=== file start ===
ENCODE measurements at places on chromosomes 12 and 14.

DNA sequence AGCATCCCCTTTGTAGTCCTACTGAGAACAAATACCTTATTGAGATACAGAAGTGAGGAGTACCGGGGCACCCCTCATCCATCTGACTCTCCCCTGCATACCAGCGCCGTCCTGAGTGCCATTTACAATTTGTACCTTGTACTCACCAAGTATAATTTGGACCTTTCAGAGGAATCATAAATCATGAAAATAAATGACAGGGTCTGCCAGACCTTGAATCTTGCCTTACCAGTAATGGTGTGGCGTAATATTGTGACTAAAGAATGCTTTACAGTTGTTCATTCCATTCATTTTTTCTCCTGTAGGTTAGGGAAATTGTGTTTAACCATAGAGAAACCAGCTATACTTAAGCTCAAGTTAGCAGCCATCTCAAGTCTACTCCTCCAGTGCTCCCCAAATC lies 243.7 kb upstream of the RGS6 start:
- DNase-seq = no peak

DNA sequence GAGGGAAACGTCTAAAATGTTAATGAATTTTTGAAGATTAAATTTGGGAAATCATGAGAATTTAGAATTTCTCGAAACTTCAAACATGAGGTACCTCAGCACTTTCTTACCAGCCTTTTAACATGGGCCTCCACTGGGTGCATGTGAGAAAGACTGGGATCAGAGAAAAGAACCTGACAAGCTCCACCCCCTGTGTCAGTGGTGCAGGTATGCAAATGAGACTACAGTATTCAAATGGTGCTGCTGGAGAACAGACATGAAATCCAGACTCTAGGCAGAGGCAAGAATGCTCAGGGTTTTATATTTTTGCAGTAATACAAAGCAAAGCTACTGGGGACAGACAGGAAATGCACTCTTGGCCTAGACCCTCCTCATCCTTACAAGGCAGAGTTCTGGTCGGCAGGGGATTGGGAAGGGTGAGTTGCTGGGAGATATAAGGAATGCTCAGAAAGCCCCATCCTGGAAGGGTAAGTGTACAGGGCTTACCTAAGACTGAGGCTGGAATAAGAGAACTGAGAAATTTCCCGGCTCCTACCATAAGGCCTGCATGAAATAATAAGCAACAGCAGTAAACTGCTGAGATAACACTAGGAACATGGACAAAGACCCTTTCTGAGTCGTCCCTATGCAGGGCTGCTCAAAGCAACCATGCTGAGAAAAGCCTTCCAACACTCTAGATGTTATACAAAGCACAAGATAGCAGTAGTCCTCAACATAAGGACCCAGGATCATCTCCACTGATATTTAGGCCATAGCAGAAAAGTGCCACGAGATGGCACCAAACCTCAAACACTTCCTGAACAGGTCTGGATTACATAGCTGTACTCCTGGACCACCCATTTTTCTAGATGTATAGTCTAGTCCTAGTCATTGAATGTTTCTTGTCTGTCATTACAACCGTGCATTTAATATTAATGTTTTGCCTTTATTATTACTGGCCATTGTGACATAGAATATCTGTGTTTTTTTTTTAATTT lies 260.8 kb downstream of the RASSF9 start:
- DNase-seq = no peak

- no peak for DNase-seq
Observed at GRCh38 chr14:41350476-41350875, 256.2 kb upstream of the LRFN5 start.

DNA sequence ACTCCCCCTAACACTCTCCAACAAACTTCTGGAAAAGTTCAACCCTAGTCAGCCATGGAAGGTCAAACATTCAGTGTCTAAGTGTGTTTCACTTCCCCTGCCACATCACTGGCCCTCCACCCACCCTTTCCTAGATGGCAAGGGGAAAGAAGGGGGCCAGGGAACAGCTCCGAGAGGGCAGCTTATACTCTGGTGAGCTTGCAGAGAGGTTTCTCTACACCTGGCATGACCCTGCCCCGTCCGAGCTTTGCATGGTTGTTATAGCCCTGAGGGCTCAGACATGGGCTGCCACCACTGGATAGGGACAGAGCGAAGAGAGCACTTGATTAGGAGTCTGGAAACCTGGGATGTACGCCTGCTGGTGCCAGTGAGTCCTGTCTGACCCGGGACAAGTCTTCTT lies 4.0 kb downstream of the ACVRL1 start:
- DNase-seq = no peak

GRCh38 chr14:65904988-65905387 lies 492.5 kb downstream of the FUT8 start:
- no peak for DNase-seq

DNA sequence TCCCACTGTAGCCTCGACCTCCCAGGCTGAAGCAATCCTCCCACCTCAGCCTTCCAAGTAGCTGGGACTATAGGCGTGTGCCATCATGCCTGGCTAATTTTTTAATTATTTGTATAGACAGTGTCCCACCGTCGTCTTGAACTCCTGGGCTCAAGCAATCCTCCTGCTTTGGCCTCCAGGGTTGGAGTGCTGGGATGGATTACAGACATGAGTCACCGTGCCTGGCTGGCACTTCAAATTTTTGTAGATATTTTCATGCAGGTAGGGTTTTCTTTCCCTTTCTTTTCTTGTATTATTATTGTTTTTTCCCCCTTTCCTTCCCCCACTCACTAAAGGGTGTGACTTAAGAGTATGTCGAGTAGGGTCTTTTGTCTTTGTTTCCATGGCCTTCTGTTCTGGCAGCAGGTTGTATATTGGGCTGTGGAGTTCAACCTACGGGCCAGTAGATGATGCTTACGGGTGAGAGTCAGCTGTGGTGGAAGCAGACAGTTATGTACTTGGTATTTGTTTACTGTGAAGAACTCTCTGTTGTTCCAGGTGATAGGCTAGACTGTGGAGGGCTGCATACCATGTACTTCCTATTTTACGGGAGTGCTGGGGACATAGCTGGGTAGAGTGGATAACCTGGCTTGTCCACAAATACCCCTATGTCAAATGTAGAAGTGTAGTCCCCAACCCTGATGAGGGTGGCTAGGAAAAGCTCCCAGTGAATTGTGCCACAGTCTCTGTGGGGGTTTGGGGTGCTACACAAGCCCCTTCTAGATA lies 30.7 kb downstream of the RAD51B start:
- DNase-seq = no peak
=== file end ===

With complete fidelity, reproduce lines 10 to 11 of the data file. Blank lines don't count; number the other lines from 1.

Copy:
GRCh38 chr14:65904988-65905387 lies 492.5 kb downstream of the FUT8 start:
- no peak for DNase-seq